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Will Assad Survive? – OpEd

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It is almost unbelievable, given the roller-coaster ride of Bashar al-Assad’s fortunes these past five years, that he remains President of Syria (albeit a much reduced dominion), and stands a fair chance of remaining so.

At the start of 2011 Assad was the absolute ruler of a brutal and repressive regime, and as firmly entrenched in power as his father, Hafez, had been throughout the thirty years of his presidency. For at that time the so-called “Arab Spring” – popular uprisings against repressive regimes which began in Tunisia in December 2010 – had as yet claimed no victims among the autocratic rulers of the Arab world.

Then they started to topple – on 14 January 2011 Tunisian President Zine el Abidine fled to Saudi Arabia; on 11 February Egypt’s President Hosni Mubarak resigned; on 23 August Libyan leader Muammar Gaddafi was overthrown; in February 2012 Yemeni President Saleh abdicated and was replaced. Later the president of Sudan resigned, as did the Iraqi and Kuwaiti prime ministers. The uprising in Tunisia had spread like a forest fire across the Middle East, engulfing state after state.

Not all succumbed. Some managed to douse the flames with the firehose of financial generosity. For instance in February 2011, immediately after the fall of Egypt’s President Mubarak, Saudi Arabia announced a social welfare package for its citizens worth $10.7 billion, featuring pay raises for government employees, new jobs and loan cancellation schemes. By the end of the month, the handouts totaled $37 billion. In March Saudi’s King Abdullah announced an additional $93 billion in social spending.

The United Arab Emirates provided some $2 billion in housing loans to Emiratis, while Qatar announced an $8 billion payout in salary and benefits increases for all state and military personnel. Oman and Bahrain also increased social spending by billions.

This was not Bashar al-Assad’s reaction when, in March 2011, a few teenagers in a southern Syrian city daubed some inflammatory slogans on a school wall. Unfortunately for them, the Syria that Assad had inherited in 2000 from his autocratic father was a tightly controlled police state, in which a powerful and all-encompassing security machine ensured that the slightest hint of opposition to the régime was ruthlessly crushed.

The youngsters were hunted down, arrested and tortured. When details of their ordeal became known, protesters took to the streets. The security forces, unable to break up the demonstration, eventually fired into the crowd. That was enough to spark widespread rebellion. Groups antagonistic to Assad’s government began nationwide protests. Gradually, popular dissent developed into an armed revolt. The opposition, consisting of a variety of groups, but primarily the Free Syrian Army, were finally seeking to overthrow the despotic Assad régime and substitute a democratic form of government.

Assad brought himself to offer concessions, but they were too little and too late. He released dozens of political prisoners, dismissed the government, lifted the 48-year-old state of emergency and pledged to start a “national dialogue” on reform. It was all to no avail. Armed anti-regime protests intensified, and in May Assad sent tanks into Deraa, Banyas, Homs and the suburbs of Damascus in an effort to crush them.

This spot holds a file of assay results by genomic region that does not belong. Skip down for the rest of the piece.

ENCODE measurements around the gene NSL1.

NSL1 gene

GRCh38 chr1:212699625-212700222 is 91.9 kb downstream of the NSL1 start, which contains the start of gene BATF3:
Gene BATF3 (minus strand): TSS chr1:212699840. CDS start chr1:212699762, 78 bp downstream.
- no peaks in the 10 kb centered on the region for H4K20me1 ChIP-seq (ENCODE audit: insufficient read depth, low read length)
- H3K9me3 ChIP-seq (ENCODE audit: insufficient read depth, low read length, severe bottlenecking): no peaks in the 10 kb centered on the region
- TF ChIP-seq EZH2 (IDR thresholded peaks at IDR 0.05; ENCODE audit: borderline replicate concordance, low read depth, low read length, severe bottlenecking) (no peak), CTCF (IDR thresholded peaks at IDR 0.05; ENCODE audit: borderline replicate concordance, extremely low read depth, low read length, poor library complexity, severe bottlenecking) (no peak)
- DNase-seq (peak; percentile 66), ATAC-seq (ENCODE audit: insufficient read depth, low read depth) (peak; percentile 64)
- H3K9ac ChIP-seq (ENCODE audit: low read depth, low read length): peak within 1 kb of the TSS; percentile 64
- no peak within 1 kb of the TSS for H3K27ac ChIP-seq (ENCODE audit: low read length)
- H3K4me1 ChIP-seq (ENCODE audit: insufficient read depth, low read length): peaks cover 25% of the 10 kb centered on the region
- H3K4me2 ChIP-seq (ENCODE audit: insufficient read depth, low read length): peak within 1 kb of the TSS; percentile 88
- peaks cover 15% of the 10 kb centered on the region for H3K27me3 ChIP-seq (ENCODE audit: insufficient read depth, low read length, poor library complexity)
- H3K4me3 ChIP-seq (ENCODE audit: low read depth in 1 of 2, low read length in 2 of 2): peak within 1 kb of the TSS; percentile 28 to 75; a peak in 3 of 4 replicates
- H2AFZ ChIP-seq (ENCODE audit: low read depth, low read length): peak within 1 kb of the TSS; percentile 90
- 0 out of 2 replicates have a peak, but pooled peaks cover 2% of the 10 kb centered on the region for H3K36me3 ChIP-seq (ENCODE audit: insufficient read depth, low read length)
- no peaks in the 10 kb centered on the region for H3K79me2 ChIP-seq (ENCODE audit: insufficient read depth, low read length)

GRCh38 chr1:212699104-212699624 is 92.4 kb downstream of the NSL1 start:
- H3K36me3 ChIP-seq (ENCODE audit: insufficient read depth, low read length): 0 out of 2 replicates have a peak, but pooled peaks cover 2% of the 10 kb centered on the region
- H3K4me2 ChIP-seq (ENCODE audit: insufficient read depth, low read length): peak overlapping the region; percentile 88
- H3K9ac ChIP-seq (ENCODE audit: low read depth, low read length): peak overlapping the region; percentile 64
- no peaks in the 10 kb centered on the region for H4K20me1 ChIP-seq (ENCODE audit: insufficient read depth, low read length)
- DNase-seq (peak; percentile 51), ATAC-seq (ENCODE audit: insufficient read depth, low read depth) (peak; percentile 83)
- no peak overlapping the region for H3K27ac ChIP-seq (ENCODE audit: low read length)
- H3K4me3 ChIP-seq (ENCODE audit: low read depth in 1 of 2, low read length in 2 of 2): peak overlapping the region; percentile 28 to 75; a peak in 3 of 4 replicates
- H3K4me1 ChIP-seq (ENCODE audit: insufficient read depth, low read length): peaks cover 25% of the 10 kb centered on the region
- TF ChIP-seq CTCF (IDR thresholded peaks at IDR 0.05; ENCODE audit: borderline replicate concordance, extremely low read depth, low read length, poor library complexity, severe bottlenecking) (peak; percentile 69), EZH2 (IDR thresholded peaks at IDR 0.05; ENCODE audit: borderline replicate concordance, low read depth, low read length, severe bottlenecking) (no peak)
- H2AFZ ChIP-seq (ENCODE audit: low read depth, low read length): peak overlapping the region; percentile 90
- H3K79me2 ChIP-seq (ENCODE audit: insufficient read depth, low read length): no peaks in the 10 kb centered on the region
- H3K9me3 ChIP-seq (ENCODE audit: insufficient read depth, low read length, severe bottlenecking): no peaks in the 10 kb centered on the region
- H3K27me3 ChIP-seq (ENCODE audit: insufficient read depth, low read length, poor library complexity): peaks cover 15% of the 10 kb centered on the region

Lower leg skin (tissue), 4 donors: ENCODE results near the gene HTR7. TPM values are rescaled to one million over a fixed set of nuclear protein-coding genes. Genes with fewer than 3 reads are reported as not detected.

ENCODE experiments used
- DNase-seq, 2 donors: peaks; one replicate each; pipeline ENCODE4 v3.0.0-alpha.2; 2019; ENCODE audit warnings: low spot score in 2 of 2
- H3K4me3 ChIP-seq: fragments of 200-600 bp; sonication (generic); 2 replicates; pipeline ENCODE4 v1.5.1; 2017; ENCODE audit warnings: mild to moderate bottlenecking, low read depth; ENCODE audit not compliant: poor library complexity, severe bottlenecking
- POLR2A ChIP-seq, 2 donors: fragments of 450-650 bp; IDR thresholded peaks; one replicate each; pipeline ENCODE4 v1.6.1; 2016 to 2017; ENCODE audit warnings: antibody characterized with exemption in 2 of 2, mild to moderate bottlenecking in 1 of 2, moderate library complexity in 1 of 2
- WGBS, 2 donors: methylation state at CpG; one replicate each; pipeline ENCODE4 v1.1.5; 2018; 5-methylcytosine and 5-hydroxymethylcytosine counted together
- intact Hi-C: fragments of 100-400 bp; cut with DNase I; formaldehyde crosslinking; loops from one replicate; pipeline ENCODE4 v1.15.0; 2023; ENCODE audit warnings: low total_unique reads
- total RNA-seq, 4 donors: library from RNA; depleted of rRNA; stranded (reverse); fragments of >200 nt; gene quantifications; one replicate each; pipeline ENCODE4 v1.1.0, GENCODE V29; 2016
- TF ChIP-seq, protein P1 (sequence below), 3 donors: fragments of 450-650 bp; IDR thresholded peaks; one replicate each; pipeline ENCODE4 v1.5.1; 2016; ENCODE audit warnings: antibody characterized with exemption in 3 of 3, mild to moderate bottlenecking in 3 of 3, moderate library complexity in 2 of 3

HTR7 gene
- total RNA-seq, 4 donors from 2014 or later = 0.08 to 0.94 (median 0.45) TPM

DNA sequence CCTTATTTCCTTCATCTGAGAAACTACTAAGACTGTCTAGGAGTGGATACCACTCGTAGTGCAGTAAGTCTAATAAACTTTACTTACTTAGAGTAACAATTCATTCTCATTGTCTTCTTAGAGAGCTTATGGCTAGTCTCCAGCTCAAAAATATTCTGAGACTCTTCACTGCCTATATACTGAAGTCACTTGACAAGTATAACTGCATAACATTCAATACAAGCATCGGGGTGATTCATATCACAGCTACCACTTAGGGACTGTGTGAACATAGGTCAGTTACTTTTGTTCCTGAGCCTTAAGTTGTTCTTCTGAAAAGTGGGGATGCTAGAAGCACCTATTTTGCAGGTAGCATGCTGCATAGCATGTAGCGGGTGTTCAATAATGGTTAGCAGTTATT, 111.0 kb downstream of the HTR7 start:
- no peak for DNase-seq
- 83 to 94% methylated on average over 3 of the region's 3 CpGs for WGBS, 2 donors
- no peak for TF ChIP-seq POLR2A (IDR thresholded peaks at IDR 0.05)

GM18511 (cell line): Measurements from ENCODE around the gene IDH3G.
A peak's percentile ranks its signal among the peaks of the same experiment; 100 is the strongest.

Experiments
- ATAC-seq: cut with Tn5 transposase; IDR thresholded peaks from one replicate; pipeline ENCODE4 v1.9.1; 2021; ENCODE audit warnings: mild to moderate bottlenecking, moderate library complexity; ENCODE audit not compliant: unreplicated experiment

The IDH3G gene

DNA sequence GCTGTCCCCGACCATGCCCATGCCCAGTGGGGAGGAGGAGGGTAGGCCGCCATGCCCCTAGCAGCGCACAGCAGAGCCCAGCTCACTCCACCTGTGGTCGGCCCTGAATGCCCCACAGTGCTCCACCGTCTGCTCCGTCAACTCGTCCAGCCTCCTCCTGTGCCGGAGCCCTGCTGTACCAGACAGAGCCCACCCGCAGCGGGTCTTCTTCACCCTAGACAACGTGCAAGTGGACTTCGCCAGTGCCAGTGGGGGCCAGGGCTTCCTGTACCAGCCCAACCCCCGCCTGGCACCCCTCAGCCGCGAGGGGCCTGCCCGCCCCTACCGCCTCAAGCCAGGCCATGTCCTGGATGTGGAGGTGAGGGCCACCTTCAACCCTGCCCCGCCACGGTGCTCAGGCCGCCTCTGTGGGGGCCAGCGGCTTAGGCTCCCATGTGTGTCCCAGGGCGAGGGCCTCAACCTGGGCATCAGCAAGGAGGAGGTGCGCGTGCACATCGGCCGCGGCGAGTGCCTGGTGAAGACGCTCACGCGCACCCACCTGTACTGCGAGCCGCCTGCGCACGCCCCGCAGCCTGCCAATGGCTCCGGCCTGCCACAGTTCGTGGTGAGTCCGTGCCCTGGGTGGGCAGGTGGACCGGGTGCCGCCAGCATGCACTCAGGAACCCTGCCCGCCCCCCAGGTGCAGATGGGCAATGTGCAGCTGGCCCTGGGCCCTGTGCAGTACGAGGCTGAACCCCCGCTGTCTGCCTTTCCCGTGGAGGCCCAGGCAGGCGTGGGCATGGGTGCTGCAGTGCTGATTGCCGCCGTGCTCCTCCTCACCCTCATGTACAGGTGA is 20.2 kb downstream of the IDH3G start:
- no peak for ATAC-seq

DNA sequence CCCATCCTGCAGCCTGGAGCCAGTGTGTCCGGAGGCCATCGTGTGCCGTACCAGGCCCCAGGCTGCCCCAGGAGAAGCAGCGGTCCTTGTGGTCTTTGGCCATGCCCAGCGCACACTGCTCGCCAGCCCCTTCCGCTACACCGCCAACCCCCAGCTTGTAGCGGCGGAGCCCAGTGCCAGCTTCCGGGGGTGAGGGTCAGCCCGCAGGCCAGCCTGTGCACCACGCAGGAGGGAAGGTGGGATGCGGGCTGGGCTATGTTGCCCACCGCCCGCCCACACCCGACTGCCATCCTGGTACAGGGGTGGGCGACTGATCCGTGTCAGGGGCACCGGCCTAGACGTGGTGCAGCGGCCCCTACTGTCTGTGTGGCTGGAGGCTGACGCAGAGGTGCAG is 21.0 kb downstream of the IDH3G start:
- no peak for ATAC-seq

Given the sequence of events elsewhere in the Middle East, Assad’s days seemed numbered. Surely he would succumb to popular rebellion as fellow autocrats had done. Both the Western world led by the US, and the Arab League, declared that Assad’s rule was unsustainable. In May 2011 the US and the EU tightened sanctions against him. In November the Arab League suspended Syria from membership, and itself imposed sanctions.

Had assistance of any sort been forthcoming to those fighting Assad in the name of democracy, he could have been defeated, to be replaced by a democratically elected government. But President Obama continued vacillating, even after it was clear in August 2013 that Assad had used chemical weapons against his opponents, utterly indifferent to the extensive civilian casualties that ensued. Calls by the US and the EU urging Assad to step down, echoed by Jordan’s King Abdullah and Turkey’s President Erdogan, fell on deaf ears.

By 2014 Assad was facing two existential dangers – not only his domestic rebels fighting a civil war aimed at replacing autocracy with democracy, but also so-called Islamic State (IS), set on establishing a caliphate across Iraq and Syria. Over 2014 and 2015 IS succeeded in seizing great swathes of Syrian territory. At the nadir of his fortunes in August 2015, Assad controlled only some 20 percent of his original dominion.

Obama’s policy decision to abstain as far as possible from direct engagement in the Middle East had created a power vacuum which Russia’s President Vladimir Putin was only too eager to fill. In September 2015 Putin sent in a vast arsenal of Russian military equipment, and began full-scale operations in support of Assad. The resultant readjustment of the relative strengths of the opposing forces, added to the enhanced operations of the US-led anti-IS coalition, resulted in IS losing some 22 percent of the territory it had controlled. It also facilitated the UN’s peace-keeping efforts, although too late for the demand of most Western leaders that Assad should play no part in Syria’s future.

So Assad hangs on, his position strengthened by both Russian and Iranian support and by his consequential territorial gains. A UN-sponsored truce in February 2016 between Assad’s forces and so-called “moderate” rebels – with Assad’s future left out of the agreement – seemed a hopeful step towards resolving the five-year conflict.